Preventing Muscle Soreness

You train hard, you want to recover optimally, but there are few proven recovery mechanisms out there (aside from proper nutrition). But are there ways of preventing muscle soreness by avoiding overtraining entirely?

Heart rate gives you a good indication of how hard you are working but fails to provide an upper limit, which if exceeded would result in severe muscle soreness. This limit is referred to as the lactate threshold. This is the point at which your body can no longer supply oxygen to your muscles as quickly as it is being utilised. This creates an oxygen deficit and results in the accumulation of lactic acid. It also indicates the pace that you can maintain for a prolonged period of time, a vital statistic for any athlete. It is tested by running on a treadmill and progressively increasing the speed. Blood samples are taken every three minutes. Your lactate concentrations are plotted on a graph of speed against lactate.

Current wearable tech cannot exploit this statistic as it requires invasive techniques to measure it. If a non-invasive solution were found it would revolutionise the wearable tech market and allow athletes to customise exercise routines to their specific performance abilities.



From my research I have found three possible ways of non-invasively measuring lactate threshold in active athletes. Near-Infrared Spectroscopy (NIRS), Pulse Oximetry & Reverse Iontophoresis. These mechanisms are not currently being utilised in this field but theoretically the technology could be transferred to this application.



Near-infrared spectroscopy (NIRS) is a technique used to determine the quantity of a compound in a sample by emitting near infrared radiation and measuring the amount it gets back. It works because chemical compounds absorb varying amounts of radiation. NIRS does not directly measure lactate levels but can non-invasively measure oxygen saturation (SVO2). In theory it could be used to indirectly determine your lactate threshold because as lactic acid builds in the muscle, oxygen decreases.

If the relationship between the two is known, the lactate threshold can be determined. A study in 1997 concluded that their “results validate the use of NIRS as an alternative non-invasive method for detecting VT (ventilator threshold) during cycle exercise in healthy subjects” (Bhambhani et al, 1997). This has been backed up by more recent research finding that “NIRS determination of StO2 is a non-invasive technique that is comparable with HLa (blood lactate concentration) in determining maximal steady state intensity and therefore appropriate for use in determining exercise training intensity” (Snyder and Parmenter, 2009).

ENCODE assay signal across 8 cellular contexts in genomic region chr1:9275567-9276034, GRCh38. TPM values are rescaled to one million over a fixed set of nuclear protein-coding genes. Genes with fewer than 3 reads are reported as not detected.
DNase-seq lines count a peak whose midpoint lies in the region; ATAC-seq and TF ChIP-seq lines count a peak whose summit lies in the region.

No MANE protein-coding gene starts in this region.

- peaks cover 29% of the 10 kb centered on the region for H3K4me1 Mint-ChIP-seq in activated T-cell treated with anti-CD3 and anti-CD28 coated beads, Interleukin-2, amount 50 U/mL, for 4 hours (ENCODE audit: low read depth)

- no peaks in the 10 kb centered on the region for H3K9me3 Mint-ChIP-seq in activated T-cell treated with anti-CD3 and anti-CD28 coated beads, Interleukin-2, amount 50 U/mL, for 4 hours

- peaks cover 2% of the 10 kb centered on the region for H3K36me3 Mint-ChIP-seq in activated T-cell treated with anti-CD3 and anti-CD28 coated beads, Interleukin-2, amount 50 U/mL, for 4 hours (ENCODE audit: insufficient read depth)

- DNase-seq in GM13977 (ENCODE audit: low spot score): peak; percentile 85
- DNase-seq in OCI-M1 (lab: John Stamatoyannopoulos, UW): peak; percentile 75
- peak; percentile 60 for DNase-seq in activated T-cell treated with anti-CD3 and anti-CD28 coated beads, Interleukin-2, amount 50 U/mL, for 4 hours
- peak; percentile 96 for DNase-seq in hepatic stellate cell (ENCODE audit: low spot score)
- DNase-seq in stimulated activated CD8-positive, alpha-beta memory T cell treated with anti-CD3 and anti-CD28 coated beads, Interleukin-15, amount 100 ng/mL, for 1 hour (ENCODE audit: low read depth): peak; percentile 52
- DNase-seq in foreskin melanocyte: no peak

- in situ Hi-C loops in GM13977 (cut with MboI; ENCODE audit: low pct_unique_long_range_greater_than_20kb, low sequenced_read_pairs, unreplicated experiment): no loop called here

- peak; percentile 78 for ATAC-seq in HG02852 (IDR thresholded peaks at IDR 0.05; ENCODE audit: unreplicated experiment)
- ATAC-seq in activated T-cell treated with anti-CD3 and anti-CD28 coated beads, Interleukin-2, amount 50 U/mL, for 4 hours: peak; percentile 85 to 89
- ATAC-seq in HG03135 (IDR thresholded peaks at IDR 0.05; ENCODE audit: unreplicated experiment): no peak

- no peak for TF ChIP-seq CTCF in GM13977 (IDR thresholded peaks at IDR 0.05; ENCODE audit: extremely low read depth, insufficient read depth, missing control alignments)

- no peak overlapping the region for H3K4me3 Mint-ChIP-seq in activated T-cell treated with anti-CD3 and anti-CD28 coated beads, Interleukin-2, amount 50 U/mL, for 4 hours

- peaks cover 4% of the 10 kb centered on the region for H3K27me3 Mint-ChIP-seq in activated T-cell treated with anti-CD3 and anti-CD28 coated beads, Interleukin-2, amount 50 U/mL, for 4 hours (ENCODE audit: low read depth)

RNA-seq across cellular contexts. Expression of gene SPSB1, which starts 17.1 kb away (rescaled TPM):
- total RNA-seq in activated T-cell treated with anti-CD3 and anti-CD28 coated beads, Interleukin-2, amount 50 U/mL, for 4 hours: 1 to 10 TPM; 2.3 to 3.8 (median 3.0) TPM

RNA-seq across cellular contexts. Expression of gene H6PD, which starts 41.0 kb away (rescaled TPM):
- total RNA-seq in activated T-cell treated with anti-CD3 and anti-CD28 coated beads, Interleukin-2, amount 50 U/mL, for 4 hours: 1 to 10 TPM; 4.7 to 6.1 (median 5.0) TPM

This technology has not yet been utilised in a commercial product to monitor an athlete’s lactate threshold. The technology has recently been compressed into much smaller devices. Hand held NIRS devices are now common in the medical profession.

This development would make its integration into a fitness product much easier.



Pulse Oximetry is a non-invasive method for monitoring a person’s O2 saturation. A probe (attached to your finger) uses light to measure how much oxygen is in the blood. There are numerous papers that have studied the accuracy of pulse oximetry on inactive patients and all conclude that “accurate determinations of Spo2 can be made with pulse oximetry” (Hughes et al, 1996).

However no research has been completed on its ability to capture the same information during exercise. This is probably due to the readings being dependant on the patient being relatively inactive. A study in 2002 concluded that “new improvements in pulse oximeter technology have resulted in significantly better accuracy and reliability during patient motion” (Barker 2002).



Reverse Iontophoresis involves the passage of current across the skin in order to extract molecules from the body for further investigation or measurement. It is most commonly used to monitor glucose levels. A study in 2008 set out to determine if

Reverse Iontophoresis could be used to measure lactate levels. It concluded that “it may be possible to non-invasively monitor the blood lactate levels using Reverse Iontophoresis” (Ching and Connolly, 2008a). Another study by the same group was conducted later that year and was successful in simultaneously extracting glucose & lactate using Reverse Iontophoresis (Ching and Connolly, 2008b).

Whilst this research was conducted by the same individuals and is the only experiment of its kind, the use of Reverse Iontophoresis for the extraction of lactate does show potential. The technology has been around for some time, but it has only recently occurred to people that it could be used for this particular application.

As such, its ability to extract lactate has only recently been tested and requires further investigation. From these findings developing a fitness tracker around the premise of Reverse Intophoresis would be a possibility.


About the Author: Jon is a speedy & athletic Touch Rugby player for England & blogs regularly at

Jon Weston-Stanley

Jon is a England Touch Rugby player & healthy eating and fitness blogger based in the U.K.